Kylie Minogue is turning 50 this year, but she’s showing no signs of slowing down.

While she’s primarily a pop artist, Minogue’s newest album, Golden, is heavily influenced by country twang and dance bops. Even with the new influences, it feels like a smooth pop record — one that’s more or less forgettable.

In her first single, “Dancing,” Minogue brings to life her inner cowgirl in bejeweled Western wear, as she breaks out in moves reminiscent of those in Miley Cyrus’ “Hoedown Throwdown.”

The Australian singer reminds us of her husky vocal prowess that are punctuated by bursts of light soprano. It’s complemented by verses of acoustic guitar that fade into the background as she decides to go out and dance.

“Can’t stand still/ I won’t slow down/ When I go out, I wanna go out dancing,” she repeats. With a soft “Ah-ah-ah-ah,” the song floats between lightheartedness and something a bit more seductive.

Minogue stays personal on “Stop Me from Falling,” but unlike “Dancing,” her second single divulges a more vulnerable side to the pop artist.

“One risk from lying on your shoulder/ When I was feeling colder/ And now I can’t get over,” she sings. “One kiss, a dangerous situation/ I’m lost in hesitation/ My heart’s a little shaken.”

While “Dancing” stayed relatively smooth and steady, “Stop Me from Falling” is more upbeat, relying on a backdrop of tambourine and other percussion instruments.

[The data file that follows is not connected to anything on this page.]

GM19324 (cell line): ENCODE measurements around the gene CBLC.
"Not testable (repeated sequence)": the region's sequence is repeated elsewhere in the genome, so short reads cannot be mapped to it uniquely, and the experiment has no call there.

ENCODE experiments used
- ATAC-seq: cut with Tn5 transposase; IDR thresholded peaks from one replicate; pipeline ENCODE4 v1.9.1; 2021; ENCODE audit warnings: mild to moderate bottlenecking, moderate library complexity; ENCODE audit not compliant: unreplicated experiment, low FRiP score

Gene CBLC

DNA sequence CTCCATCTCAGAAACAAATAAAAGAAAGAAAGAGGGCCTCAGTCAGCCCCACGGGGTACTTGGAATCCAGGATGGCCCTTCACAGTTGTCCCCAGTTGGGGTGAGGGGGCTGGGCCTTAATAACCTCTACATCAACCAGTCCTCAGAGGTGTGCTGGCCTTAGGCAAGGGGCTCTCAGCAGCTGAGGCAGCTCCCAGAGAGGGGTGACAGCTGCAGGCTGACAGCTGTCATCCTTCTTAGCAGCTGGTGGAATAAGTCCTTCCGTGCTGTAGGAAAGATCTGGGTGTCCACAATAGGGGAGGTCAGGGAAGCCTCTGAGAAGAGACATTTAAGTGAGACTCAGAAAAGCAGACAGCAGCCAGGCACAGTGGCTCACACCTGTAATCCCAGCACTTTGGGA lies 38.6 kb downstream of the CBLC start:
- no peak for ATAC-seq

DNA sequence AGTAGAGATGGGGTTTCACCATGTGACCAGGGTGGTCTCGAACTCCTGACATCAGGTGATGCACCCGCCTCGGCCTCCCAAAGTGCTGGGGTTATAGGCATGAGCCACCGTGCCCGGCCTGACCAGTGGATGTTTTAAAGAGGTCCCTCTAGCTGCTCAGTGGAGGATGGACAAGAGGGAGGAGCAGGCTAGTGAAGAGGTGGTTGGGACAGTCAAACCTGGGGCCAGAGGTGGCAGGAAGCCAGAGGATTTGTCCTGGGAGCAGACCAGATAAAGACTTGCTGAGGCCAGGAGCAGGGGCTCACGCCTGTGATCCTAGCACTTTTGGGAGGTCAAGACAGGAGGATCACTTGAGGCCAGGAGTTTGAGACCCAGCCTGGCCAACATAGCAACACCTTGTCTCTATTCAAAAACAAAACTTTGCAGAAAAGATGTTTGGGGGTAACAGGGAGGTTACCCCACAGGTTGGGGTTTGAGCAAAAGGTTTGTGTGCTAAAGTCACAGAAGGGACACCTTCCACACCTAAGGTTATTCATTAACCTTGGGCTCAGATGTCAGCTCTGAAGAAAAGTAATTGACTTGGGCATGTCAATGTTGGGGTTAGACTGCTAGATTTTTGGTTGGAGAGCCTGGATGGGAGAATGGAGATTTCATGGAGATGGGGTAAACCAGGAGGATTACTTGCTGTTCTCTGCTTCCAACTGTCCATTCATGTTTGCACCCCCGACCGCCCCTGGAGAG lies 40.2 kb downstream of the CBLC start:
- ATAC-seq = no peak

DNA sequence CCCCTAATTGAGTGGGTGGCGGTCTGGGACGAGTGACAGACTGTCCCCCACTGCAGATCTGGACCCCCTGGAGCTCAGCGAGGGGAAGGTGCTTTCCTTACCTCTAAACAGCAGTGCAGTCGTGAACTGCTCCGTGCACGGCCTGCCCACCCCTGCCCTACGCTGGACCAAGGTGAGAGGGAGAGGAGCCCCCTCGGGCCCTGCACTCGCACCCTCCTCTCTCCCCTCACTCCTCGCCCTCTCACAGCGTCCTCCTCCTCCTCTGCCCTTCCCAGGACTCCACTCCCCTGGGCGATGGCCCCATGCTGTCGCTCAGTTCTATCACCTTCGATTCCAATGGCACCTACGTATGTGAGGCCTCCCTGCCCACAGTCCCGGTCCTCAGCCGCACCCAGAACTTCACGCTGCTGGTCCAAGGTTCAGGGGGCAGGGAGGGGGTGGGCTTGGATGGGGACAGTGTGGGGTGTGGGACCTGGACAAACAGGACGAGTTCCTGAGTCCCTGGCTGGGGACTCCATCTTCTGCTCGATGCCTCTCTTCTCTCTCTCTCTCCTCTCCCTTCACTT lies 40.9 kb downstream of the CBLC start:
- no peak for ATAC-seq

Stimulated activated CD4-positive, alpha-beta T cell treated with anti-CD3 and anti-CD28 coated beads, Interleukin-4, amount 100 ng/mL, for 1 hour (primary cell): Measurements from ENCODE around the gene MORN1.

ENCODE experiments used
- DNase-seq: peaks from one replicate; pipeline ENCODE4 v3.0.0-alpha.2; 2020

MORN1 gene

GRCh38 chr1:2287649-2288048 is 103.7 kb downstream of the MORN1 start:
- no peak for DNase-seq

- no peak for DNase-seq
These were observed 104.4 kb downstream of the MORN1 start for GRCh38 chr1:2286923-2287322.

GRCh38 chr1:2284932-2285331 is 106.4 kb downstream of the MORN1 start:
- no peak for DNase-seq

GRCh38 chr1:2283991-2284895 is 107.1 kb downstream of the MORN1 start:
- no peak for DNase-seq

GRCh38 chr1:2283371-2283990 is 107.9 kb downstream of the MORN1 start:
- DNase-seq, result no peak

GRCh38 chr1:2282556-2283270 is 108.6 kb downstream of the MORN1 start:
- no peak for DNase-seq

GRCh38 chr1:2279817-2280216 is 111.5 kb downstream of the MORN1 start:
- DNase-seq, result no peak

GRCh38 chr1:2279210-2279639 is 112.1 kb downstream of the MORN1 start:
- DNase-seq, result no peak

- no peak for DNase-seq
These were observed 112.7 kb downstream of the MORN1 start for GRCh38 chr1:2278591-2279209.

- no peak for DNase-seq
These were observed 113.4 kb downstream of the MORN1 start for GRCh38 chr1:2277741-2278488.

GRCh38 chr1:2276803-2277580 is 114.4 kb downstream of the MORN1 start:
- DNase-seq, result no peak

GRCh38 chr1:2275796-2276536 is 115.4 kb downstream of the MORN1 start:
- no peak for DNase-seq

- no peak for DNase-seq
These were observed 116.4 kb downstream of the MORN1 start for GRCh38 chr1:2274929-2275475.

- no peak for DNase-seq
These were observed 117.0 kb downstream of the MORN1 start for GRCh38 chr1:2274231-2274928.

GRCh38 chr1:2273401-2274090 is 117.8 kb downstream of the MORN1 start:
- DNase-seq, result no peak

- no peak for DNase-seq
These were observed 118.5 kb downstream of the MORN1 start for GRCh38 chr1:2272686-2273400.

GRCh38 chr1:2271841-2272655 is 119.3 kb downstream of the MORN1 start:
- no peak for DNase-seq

The music video is filled with hues of blues and purples, lending a lazy effect to Minogue’s quick-paced anthem — but oddly, the combination works.

Golden has a few other gems: The titular track is boppier than the singles with its bird-like sounds and lazy verses.

“Live your life like you’re stealing/ Every little moment in time/ Infinity goes on forever/ Lay your life on the line.”

“Raining Glitter” is nostalgic for the ’60s with a feel similar to The Supremes “Up the Ladder to the Roof.” Minogue’s song is much more frantic but her voice sounds like pure ASMR.

Golden is Minogue’s most ambitious project yet, with songs influenced by aspects of her own life.

Her voice is still as seductive as ever, and she gladly shows a side of her that’s as smooth as it is vulnerable. Golden is the perfect album for a day spent lounging with friends and eating ice cream. But for everything else, you might want to keep looking.